Chapter 3 Income Statement and Statement of Stockholders' Equity

Chapter 3 Income Statement and Statement of Stockholders' Equity

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Chapter 3: Income Statement and Statement of Stockholders' Equity Sunday, February 12, 2012 6:55 PM 1. The income statement, also called the statement of earnings, presents revenues, expenses, net income, and earnings per share for an accounting period, generally a year or a quarter 2. Statement of stockholders' equity: documents the changes in the balance sheet equity accounts from one accounting period to the next 3. The income statement 1.a. Multiple-step format: provides several intermediate profit measures (gross profit, operating profit, and earnings before income tax) prior to the amount of net earnings for the period 1.a.i. Should be used for purposes of analysis 1.a. Single step version: groups all items of revenue together then deducts all categories of expense to arrive at a figure for net income 1.b. Certain special items must be disclosed separately on an income statement (regardless of format) 1.a.i. Discontinued operations 1.a.i. Extraordinary transactions 1.a. FASB passed a rule requiring companies to report comprehensive income 1.a.i. Comprehensive income: change in equity of a company during a period from transactions, other events, and circumstances relating to nonowner sources 1.a.i.1. Required to report total comprehensive income in one of three ways: 1.a.i.1.a. On the face of its income statement 1.a.i.1.b. In a separate statement of comprehensive income 1.a.i.1.c. In its statement of stockholders' equity 1. Common-size income statement 1.a. Useful analytical tool to compare firms with different levels of sales or total assets, facilitate internal or structural analysis of a firm, evaluate trends, and make industry comparisons 1.b. Expresses each income statement item as a percentage of net sales 1.c. Shows the relative magnitude of various expenses relative to sales, the profit percentages (gross profit, operating profit, and net profit margins), and the relative importance of "other" revenues and expenses 1. Net sales 1.a. Total sales revenue for each year of the three year period is shown net of returns and allowances 1.b. Sales return: a cancellation of a sale 1.c. Sales allowance: a deduction from the original sales invoice price 1.d. If a company's sales are increasing/decreasing, it is important to determine whether the change is a result of price, volume, or a combination of both 1.a.i. A related issue is whether sales are growing in "real" (inflation-adjusted) as well as "nominal" (as reported) terms 1. Cost of goods sold 1.a. The first expense deduction from sales is the cost to the seller of products or services sold to customers (CGS)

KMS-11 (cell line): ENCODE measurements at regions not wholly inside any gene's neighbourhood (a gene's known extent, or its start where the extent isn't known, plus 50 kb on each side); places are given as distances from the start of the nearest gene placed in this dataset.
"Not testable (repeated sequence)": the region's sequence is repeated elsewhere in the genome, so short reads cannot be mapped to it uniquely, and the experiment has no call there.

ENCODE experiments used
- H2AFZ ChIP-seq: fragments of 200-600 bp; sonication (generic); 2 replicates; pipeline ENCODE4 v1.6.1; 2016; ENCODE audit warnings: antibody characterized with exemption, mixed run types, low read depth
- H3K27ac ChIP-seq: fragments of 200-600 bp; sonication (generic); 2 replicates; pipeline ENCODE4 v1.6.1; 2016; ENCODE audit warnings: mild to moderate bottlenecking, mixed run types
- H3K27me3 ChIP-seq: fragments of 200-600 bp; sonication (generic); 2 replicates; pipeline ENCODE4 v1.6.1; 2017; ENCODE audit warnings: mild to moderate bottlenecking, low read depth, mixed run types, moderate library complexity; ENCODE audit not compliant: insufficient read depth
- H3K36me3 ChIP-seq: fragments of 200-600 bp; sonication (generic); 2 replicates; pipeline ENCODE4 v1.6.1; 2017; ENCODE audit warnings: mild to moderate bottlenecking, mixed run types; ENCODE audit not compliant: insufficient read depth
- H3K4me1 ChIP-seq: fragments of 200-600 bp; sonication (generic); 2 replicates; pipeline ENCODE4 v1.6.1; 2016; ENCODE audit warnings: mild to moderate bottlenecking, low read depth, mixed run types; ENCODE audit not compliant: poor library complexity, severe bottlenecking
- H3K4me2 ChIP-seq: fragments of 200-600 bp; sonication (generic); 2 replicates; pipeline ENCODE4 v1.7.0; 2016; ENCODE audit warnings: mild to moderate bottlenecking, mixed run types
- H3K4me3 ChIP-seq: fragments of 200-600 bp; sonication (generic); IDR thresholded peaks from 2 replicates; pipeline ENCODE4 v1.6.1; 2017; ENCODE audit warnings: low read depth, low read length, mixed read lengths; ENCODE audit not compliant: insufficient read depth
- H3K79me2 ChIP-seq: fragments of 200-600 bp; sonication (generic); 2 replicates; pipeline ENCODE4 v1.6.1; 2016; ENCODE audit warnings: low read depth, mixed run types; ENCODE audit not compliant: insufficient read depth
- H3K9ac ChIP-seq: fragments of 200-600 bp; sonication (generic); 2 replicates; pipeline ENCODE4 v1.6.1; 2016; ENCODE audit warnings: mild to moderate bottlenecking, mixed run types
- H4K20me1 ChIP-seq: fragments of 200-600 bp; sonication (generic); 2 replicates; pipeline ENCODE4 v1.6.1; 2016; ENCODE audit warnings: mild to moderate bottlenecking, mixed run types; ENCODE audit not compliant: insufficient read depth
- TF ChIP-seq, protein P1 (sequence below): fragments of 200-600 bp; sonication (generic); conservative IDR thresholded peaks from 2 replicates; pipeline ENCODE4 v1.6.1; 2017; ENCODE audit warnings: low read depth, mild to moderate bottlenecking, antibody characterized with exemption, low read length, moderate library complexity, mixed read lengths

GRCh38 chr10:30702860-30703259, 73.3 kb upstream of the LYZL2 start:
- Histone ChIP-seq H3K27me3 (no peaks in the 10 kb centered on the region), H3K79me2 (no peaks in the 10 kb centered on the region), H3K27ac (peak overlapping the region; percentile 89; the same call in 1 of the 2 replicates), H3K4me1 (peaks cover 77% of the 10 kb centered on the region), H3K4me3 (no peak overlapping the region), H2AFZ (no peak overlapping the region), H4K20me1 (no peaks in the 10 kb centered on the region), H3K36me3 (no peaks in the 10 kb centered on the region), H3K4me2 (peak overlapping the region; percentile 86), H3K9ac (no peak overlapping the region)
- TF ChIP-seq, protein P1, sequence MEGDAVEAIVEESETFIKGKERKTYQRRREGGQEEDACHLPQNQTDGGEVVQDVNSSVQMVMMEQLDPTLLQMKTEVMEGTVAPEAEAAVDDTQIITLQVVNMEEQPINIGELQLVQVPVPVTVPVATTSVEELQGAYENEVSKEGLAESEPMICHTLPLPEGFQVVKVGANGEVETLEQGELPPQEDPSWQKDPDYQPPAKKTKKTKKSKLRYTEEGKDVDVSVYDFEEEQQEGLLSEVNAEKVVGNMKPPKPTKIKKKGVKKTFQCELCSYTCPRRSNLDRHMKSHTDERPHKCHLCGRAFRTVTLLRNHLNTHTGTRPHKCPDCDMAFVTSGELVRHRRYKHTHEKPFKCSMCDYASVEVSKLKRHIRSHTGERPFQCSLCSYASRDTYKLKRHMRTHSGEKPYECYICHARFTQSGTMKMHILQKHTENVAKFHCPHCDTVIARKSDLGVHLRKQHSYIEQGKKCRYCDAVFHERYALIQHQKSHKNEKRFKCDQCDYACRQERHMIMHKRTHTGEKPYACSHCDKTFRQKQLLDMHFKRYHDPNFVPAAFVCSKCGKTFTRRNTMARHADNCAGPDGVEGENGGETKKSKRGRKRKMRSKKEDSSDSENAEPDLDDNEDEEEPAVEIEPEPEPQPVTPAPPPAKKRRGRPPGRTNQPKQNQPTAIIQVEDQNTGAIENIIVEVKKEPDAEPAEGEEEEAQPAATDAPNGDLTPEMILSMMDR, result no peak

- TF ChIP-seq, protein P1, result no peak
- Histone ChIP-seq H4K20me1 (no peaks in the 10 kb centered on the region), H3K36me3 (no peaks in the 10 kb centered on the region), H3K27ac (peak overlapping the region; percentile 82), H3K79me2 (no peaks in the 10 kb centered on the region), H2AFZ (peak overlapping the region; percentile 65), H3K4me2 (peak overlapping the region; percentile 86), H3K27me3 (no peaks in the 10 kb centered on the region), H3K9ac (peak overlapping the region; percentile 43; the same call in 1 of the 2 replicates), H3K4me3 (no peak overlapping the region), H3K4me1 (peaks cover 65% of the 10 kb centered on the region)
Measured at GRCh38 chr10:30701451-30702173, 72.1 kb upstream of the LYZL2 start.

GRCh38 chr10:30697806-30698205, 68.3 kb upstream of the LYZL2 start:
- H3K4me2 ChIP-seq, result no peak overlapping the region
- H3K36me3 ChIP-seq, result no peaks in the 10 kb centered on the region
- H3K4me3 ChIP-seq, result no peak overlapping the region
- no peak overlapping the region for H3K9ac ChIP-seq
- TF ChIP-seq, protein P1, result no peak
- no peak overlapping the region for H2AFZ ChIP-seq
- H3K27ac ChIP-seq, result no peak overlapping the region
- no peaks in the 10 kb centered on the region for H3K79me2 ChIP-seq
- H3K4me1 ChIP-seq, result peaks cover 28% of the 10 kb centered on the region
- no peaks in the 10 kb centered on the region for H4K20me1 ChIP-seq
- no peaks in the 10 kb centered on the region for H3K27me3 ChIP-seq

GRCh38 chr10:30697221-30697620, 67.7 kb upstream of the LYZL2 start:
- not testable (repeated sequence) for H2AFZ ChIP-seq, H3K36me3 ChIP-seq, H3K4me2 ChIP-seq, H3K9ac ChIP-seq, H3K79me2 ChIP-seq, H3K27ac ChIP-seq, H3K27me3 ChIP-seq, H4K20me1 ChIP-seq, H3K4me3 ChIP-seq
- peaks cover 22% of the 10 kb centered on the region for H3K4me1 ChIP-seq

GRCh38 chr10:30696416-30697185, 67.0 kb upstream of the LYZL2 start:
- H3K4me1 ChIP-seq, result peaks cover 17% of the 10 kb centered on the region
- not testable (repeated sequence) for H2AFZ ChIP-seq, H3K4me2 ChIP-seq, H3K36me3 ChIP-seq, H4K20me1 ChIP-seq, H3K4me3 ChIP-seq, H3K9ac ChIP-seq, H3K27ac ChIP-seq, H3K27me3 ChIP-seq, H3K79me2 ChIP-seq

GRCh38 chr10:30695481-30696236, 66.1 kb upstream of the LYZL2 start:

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1.b. The amount of CGS will be affected by the cost flow assumption used to value inventory 1.c. Cost of goods sold percentage: the relationship between CGS and net sales;
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This note was uploaded on 03/05/2012 for the course BUSI 407 taught by Professor Bowen during the Spring '11 term at UNC.

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Chapter 3 Income Statement and Statement of Stockholders' Equity

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